Asian Journal of Business Ethics

, Volume 1, Issue 2, pp 163–176 | Cite as

The use of Human Resource Management Systems in the Saudi market

Original Paper


The goal of the study was to investigate the current situation with Human Resources (HR) systems in the Saudi market on the basis of survey conducted among 100 organizations. Their HR and IT experts were to fill out a questionnaire that allowed receiving their expert opinion and make conclusions considering the HR systems usage in this country. In the course of the study, eight hypotheses were investigated and proved: the number of companies’ users of Human Resource Management (HRM) systems does not exceed a half of the staff; most companies use additional resources for HR management apart from HR automated systems; many companies use systems developed by their specialists for HRM; companies are satisfied with the level of HRM systems’ performance; companies are ready to implement new, more effective systems in their practice; Saudi market is not ready for SaaS model; companies are not ready to implement SaaS model; companies have high development potential despite impediments. The results have shown that the Saudi market is ready for implementation of the new technologies, while the level of satisfaction by the current solutions is comparatively low and requires urgent measures. New developments, preferably on the basis of SaaS model, are required to improve the situation and make a step towards successful future.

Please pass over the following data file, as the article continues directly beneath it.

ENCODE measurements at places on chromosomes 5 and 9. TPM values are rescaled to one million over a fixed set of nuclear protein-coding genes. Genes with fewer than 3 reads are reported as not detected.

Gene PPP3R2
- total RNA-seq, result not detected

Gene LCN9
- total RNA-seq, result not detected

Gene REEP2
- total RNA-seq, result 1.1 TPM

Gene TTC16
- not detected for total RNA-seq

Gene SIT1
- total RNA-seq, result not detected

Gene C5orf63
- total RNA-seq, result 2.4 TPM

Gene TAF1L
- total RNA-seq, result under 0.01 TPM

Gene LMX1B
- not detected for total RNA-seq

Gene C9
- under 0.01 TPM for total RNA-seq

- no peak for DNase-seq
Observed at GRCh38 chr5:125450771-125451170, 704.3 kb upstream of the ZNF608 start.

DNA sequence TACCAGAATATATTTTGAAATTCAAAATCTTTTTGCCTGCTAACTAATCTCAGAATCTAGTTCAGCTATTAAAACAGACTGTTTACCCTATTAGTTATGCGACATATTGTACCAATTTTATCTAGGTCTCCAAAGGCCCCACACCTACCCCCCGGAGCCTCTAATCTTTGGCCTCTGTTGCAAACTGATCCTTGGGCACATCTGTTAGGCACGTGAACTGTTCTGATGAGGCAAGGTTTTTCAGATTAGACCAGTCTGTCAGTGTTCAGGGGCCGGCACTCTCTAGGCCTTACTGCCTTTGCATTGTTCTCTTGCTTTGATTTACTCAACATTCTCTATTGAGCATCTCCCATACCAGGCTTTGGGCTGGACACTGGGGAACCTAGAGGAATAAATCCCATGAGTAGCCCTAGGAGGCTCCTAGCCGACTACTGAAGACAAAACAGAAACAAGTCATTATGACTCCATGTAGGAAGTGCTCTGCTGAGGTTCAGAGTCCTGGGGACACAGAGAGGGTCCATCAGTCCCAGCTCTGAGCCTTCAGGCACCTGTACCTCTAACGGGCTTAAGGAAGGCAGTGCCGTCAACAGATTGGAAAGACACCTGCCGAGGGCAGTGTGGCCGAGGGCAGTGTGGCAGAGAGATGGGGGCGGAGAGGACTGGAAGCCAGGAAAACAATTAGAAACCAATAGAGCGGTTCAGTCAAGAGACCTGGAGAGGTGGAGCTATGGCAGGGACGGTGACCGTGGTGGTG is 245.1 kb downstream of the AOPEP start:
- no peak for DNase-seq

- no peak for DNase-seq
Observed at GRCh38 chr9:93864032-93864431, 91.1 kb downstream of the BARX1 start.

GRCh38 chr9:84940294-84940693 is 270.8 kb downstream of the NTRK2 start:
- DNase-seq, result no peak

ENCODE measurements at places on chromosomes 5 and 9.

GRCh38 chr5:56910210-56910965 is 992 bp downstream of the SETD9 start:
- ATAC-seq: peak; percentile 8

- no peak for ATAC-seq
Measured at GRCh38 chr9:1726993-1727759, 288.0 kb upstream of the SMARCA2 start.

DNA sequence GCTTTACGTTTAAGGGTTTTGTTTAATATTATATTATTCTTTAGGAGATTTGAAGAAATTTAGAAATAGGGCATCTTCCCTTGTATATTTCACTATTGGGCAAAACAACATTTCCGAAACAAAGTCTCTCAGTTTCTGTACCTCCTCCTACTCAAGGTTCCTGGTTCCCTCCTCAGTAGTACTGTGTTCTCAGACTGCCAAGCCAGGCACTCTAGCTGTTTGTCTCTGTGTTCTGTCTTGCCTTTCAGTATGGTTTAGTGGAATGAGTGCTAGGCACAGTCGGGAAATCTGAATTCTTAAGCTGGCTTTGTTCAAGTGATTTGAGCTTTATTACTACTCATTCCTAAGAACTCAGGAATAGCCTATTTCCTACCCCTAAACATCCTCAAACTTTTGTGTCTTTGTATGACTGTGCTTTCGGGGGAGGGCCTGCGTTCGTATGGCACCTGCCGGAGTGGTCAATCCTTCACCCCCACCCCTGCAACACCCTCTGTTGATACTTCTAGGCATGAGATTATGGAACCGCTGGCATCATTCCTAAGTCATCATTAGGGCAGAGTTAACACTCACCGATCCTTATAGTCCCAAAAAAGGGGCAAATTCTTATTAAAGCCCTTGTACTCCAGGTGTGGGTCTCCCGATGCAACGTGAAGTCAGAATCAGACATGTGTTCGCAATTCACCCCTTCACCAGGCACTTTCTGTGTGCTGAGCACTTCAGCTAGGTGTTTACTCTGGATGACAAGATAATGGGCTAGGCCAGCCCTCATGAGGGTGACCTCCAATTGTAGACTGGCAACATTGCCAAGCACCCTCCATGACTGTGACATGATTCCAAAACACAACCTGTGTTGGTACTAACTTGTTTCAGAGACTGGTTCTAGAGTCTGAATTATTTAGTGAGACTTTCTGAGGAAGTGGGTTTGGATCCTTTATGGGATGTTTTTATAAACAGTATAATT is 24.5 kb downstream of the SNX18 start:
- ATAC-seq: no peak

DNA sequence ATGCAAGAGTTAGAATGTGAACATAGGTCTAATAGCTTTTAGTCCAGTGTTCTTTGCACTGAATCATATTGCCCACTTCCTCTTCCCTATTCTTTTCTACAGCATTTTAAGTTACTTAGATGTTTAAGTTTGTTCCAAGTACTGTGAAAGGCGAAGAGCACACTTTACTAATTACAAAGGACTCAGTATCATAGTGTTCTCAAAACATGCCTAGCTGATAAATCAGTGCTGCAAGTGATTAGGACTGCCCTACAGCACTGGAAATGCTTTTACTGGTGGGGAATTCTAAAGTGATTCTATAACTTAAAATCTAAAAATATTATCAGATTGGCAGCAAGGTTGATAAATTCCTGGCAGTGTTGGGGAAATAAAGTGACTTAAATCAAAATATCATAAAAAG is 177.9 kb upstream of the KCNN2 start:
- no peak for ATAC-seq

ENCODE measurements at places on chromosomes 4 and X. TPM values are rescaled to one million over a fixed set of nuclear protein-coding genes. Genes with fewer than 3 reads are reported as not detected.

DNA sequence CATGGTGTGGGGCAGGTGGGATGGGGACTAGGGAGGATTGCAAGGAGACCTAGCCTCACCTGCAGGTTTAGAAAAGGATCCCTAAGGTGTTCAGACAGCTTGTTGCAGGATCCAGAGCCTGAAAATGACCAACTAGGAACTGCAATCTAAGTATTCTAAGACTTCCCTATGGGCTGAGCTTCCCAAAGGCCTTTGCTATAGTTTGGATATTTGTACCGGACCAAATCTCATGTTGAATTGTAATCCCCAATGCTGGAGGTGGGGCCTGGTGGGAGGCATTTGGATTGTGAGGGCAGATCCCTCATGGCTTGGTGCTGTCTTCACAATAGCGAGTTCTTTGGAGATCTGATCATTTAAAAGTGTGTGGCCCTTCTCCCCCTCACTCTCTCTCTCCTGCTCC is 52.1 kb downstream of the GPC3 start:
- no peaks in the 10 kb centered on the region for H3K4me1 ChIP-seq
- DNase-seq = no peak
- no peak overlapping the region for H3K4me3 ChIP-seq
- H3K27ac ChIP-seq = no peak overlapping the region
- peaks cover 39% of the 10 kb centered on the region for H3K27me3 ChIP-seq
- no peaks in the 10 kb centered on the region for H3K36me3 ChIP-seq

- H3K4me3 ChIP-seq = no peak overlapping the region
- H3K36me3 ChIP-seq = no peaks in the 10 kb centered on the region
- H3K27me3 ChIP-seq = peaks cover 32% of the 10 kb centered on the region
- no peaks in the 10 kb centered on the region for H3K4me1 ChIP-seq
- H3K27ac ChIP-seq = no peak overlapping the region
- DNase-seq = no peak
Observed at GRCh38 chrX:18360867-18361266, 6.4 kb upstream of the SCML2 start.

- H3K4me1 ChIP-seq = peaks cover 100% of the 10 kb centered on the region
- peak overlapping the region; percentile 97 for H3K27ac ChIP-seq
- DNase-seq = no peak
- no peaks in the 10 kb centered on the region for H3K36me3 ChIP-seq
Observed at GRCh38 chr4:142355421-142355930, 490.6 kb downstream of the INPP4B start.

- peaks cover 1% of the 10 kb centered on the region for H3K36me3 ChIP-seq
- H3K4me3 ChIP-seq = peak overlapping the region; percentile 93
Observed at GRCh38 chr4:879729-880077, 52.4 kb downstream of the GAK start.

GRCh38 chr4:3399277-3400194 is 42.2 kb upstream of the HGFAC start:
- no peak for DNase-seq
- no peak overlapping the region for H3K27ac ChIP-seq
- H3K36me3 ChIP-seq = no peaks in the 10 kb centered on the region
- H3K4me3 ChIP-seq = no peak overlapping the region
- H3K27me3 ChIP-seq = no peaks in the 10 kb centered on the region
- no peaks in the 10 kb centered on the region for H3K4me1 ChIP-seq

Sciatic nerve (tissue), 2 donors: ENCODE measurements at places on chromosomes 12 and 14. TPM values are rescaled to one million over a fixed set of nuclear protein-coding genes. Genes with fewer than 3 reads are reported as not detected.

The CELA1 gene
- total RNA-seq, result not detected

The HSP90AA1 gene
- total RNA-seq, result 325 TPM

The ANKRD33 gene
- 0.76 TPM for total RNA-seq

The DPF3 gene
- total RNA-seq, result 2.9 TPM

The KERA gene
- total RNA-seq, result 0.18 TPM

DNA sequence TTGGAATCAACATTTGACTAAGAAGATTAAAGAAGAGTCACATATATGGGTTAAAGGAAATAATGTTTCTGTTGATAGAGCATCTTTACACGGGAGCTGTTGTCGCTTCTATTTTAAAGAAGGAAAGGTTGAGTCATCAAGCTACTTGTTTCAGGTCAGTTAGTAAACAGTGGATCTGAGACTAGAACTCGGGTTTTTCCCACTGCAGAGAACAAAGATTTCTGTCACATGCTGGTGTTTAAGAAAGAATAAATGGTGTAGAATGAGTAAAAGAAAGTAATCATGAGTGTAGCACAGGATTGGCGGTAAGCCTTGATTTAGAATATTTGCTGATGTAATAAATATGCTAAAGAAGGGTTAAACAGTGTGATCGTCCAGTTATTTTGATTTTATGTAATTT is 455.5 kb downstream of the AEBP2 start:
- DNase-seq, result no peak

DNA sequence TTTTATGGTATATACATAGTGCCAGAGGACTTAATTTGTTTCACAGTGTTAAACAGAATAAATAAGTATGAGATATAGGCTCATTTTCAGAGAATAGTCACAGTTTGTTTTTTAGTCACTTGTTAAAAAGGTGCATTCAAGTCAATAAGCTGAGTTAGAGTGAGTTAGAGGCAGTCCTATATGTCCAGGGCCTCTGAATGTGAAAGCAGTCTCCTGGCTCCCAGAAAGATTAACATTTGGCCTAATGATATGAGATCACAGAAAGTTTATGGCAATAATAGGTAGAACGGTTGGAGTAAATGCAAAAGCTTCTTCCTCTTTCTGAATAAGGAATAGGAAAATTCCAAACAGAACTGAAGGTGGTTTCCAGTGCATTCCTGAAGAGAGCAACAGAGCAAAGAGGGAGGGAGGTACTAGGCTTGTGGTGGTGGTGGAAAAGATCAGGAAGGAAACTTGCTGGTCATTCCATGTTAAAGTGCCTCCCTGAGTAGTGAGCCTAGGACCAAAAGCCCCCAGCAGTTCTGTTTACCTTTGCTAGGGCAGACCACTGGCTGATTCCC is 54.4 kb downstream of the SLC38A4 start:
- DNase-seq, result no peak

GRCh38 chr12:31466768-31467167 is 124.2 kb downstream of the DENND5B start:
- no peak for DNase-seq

HRM systems SaaS model HR in Saudi On-demand software Human capital management Talent management Human Resource Management system